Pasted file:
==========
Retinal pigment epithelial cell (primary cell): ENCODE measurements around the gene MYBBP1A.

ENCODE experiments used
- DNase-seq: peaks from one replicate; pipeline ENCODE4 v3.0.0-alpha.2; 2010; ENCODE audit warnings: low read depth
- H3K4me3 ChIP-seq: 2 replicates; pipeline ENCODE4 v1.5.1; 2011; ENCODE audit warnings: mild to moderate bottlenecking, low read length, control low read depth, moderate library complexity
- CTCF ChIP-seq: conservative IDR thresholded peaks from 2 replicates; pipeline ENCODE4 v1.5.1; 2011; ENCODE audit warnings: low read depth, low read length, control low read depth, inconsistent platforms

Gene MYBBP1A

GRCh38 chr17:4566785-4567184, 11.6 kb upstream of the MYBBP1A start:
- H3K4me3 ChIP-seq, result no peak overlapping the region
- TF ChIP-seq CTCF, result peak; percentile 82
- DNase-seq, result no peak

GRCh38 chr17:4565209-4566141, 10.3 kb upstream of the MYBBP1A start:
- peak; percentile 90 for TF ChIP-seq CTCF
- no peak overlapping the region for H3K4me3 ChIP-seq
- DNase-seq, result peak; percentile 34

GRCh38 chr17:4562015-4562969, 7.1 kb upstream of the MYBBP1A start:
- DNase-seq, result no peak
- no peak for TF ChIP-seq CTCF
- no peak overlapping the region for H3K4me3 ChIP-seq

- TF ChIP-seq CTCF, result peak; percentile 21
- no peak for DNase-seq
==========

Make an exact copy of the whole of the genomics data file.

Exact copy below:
Retinal pigment epithelial cell (primary cell): ENCODE measurements around the gene MYBBP1A.

ENCODE experiments used
- DNase-seq: peaks from one replicate; pipeline ENCODE4 v3.0.0-alpha.2; 2010; ENCODE audit warnings: low read depth
- H3K4me3 ChIP-seq: 2 replicates; pipeline ENCODE4 v1.5.1; 2011; ENCODE audit warnings: mild to moderate bottlenecking, low read length, control low read depth, moderate library complexity
- CTCF ChIP-seq: conservative IDR thresholded peaks from 2 replicates; pipeline ENCODE4 v1.5.1; 2011; ENCODE audit warnings: low read depth, low read length, control low read depth, inconsistent platforms

Gene MYBBP1A

GRCh38 chr17:4566785-4567184, 11.6 kb upstream of the MYBBP1A start:
- H3K4me3 ChIP-seq, result no peak overlapping the region
- TF ChIP-seq CTCF, result peak; percentile 82
- DNase-seq, result no peak

GRCh38 chr17:4565209-4566141, 10.3 kb upstream of the MYBBP1A start:
- peak; percentile 90 for TF ChIP-seq CTCF
- no peak overlapping the region for H3K4me3 ChIP-seq
- DNase-seq, result peak; percentile 34

GRCh38 chr17:4562015-4562969, 7.1 kb upstream of the MYBBP1A start:
- DNase-seq, result no peak
- no peak for TF ChIP-seq CTCF
- no peak overlapping the region for H3K4me3 ChIP-seq

- TF ChIP-seq CTCF, result peak; percentile 21
- no peak for DNase-seq